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Effects of nest size and dispersion on brood production in a North American population of wood ant Formica fusca (Hymenoptera: Formicidae)

Authors

  • Kimberly E. TUZZOLINO,

    1. Department of Biology, State University of New York at Fredonia, Fredonia, New York; and
    2. Department of Biology, John Carroll University, University Heights, Ohio, USA
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  • William D. BROWN

    Corresponding author
    1. Department of Biology, State University of New York at Fredonia, Fredonia, New York; and
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William D. Brown, Department of Biology, State University of New York at Fredonia, Fredonia, NY 14063, USA. Email: william.brown@fredonia.edu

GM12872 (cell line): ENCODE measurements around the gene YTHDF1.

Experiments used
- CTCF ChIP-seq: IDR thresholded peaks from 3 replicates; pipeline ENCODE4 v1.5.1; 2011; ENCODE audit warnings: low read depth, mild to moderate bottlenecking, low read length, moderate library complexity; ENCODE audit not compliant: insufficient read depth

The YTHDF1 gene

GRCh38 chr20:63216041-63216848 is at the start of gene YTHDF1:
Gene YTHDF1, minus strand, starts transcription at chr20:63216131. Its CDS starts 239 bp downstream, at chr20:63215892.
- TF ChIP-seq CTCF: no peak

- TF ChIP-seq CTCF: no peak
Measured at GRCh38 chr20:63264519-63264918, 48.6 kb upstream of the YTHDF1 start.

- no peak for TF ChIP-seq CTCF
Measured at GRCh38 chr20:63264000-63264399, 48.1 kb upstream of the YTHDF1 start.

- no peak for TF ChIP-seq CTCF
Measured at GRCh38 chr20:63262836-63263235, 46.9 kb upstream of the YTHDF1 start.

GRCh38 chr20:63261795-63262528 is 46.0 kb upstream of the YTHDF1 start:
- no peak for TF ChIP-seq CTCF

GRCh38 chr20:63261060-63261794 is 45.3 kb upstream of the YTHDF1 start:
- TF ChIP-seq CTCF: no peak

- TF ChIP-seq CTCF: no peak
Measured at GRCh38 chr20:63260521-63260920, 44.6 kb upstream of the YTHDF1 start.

Abstract

We examined several key parameters of the population ecology of a North American population of Formica fusca (L.), including nest dispersion, colony size and brood production. Physical nest size was significantly correlated with colony size, and colony size, in turn, was significantly correlated with brood production. Sex allocation was male biased, although larger nests were more likely to produce reproductive female brood (gynes). Neither nest temperature nor moisture level was significantly correlated with brood production. Formica fusca nests in this population had a comparatively low average nearest-neighbor distance with a significantly even pattern of dispersion, which suggests relatively high intraspecific competition. However, nearest-neighbor distance was not significantly associated with either colony size or relative brood production.

Ancillary